Try Out the Harvard Elevator Pitch Builder

harvardpitchbuilder_small

The other day, I wrote about how to brainstorm and build the perfect elevator speech in five steps. Another tool you should try when creating the perfect pitch is using the Harvard Business School’s Elevator Pitch Builder.

The online tool will help you select effective words to describe yourself, walk you through creating your who, what, why, and a goal. And then it gets better: It’ll analyze your pitch for you with stats like how many seconds it will take you to present the speech.
harvardpitchbuilder450px

This is what my elevator speech looks like after running it through the Pitch Builder:

I’m an Internal Communications Specialist with 12 years of experience in the field of communication. I write the blog Communicate (Your) Skills which cover how to improve your communication skills in all areas related to yourself, your community and your professional life. I’m determined to uncover the secrets of how successful people and companies communicate. The blog serves as a knowledge bank on how to communicate your way to success. I’m sure this is a topic of great interest to professional people who are trying to succeed both in work and personal life.  I’m currently preparing for a special series featuring interviews and guest posts by successful people telling others how they communicate their particular skills. I would be very pleased if you would like to contribute on the blog with a post telling how you communicate your skills.

My pitch is 138 words long and will take 35 seconds to deliver. I also got an auto-generated tip that says I should be careful not to turn it into a memorized monologue. After all, the pitch is designed to start a conversation, not delivering a sermon.

Create your elevator speech today

You’ll never know when you’ll need an elevator pitch. Perhaps you meet someone important already tomorrow. And you don’t want to stand speechless, do you?

I’d really like to read your elevator pitch after you’ve created it in the Pitch Builder. Please share your new pitch in the comment box below!

What readers tweet about this article:

About the author

Anna Rydne is an award winning and highly skilled communications specialist with +13 years of experience in the field of internal and external communication, PR and marketing. What distinguishes her from others in her field of expertise is that she treats communication as entertainment. It's simple to explain why: if it isn't funny or relevant enough, people switch channel. Anna has a special interest in personal branding and she believes the road to success is trying. Based in Stockholm, Sweden, she's determined to uncover the secrets of how successful people and companies communicate. She tweets about all things comms, social media and marketing @CoSkills and writes for SteamFeed.com once a month. She holds a bachelor's degree in psychology. Contact her at communicateskills@gmail.com.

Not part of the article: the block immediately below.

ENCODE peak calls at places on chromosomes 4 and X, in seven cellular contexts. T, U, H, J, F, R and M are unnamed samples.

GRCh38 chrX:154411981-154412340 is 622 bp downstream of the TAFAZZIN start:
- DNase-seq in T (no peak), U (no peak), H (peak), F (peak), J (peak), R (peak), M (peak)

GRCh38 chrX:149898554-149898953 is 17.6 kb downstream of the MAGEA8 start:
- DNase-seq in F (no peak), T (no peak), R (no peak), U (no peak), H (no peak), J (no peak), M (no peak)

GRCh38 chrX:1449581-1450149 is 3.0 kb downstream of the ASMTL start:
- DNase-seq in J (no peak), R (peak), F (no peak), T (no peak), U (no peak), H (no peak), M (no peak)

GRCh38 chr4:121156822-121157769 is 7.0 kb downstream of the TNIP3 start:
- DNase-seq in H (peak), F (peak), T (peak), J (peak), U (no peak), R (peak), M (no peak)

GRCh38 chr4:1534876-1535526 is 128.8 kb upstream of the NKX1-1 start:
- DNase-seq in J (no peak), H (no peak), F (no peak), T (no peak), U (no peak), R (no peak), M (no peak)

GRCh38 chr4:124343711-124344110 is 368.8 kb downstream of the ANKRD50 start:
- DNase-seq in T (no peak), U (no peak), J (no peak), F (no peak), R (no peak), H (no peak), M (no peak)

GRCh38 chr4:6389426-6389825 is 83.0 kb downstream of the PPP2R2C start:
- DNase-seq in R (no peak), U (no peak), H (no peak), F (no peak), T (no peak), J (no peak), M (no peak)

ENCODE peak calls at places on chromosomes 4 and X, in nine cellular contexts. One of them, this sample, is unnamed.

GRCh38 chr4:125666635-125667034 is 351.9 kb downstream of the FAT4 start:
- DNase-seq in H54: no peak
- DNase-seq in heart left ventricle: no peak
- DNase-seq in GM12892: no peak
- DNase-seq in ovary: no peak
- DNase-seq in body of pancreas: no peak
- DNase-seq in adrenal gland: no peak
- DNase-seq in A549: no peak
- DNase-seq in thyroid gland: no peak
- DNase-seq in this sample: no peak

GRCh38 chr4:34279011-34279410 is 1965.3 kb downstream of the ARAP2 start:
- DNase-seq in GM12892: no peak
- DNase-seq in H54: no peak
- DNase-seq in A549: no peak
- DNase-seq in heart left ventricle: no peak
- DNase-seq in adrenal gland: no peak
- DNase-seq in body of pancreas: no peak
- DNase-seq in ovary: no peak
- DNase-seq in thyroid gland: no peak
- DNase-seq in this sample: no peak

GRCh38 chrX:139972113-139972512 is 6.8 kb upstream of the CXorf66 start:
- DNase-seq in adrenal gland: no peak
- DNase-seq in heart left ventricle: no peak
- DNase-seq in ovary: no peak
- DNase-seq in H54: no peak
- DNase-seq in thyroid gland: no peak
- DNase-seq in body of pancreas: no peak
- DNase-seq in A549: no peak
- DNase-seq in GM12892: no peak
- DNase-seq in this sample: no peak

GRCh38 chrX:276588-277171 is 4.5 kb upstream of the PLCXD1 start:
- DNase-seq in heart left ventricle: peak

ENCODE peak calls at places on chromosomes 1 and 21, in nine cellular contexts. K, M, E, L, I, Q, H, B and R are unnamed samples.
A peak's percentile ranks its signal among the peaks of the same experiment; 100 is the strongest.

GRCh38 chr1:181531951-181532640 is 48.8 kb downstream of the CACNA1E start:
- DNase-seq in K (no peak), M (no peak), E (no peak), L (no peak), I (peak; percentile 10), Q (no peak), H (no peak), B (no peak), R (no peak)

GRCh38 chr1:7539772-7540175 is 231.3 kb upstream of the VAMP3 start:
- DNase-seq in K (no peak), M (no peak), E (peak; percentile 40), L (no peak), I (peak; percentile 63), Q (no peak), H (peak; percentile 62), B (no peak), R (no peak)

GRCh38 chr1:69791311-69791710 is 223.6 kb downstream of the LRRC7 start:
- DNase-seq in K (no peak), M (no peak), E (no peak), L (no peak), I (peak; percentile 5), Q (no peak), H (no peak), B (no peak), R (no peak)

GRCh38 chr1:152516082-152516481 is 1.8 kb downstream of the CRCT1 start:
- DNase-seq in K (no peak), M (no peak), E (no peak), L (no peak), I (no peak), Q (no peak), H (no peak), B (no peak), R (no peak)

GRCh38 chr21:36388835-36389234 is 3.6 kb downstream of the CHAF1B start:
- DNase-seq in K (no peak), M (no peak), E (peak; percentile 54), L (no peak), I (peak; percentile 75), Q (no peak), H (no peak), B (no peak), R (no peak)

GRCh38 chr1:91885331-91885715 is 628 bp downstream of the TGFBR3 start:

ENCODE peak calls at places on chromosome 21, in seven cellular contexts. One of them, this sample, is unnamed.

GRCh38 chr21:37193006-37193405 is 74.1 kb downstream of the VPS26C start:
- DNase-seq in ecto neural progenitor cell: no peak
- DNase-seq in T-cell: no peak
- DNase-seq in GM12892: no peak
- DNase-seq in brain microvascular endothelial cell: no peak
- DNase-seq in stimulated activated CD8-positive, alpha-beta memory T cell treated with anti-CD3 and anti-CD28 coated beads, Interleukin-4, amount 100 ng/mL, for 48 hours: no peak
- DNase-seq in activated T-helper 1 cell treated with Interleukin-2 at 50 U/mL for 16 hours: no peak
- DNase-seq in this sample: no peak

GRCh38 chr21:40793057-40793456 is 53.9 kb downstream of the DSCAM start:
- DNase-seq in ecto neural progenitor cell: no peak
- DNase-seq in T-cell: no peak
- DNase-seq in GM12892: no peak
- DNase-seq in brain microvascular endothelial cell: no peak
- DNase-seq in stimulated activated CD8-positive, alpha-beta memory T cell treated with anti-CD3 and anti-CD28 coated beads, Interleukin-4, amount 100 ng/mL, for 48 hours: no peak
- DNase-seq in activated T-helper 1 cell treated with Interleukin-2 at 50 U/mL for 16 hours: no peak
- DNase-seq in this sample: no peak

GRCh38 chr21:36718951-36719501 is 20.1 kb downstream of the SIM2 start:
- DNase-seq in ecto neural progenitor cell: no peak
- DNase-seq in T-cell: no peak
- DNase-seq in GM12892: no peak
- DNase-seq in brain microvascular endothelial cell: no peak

9 Responses to Try Out the Harvard Elevator Pitch Builder

  1. Cathye Ross says:

    Reblogged this on and commented:
    Amazing Anna is spot on again.

  2. Thanks for the info Anna! I ‘ll definitely try this one! :)

  3. Thanks for sharing your pitch, Anna.

    I was very surprised (when I counted) that there are 50% more “you/your” occurrences than there are of “I” in it. I’d bet that’s because all but 1 sentence starts with “I” (and the other starts with “The blog”), so it SEEMS not to take any interest in the audience (even though it actually DOES, as my count confirmed).

    For a different angle, you might also like this 3-sentence pitch outline that starts with the word “you”. It also asks a rhetorical question that tends to get the listener agreeing with your ideas, and it focuses on what you can do to solve a problem your listener has. Would love to hear your thoughts on it.

    Again, thanks for sharing your links and ideas.

  4. [...] A tool you should try when creating the perfect pitch is using the Harvard Business School’s Elevator Pitch Builder. The online tool will walk you through creating your pitch. And then it gets better.  [...]

Speak your mind!

Loading...
Sign up for notifications of new posts and you'll get the newsletter too!
(I promise not to spam your inbox).
%d bloggers like this: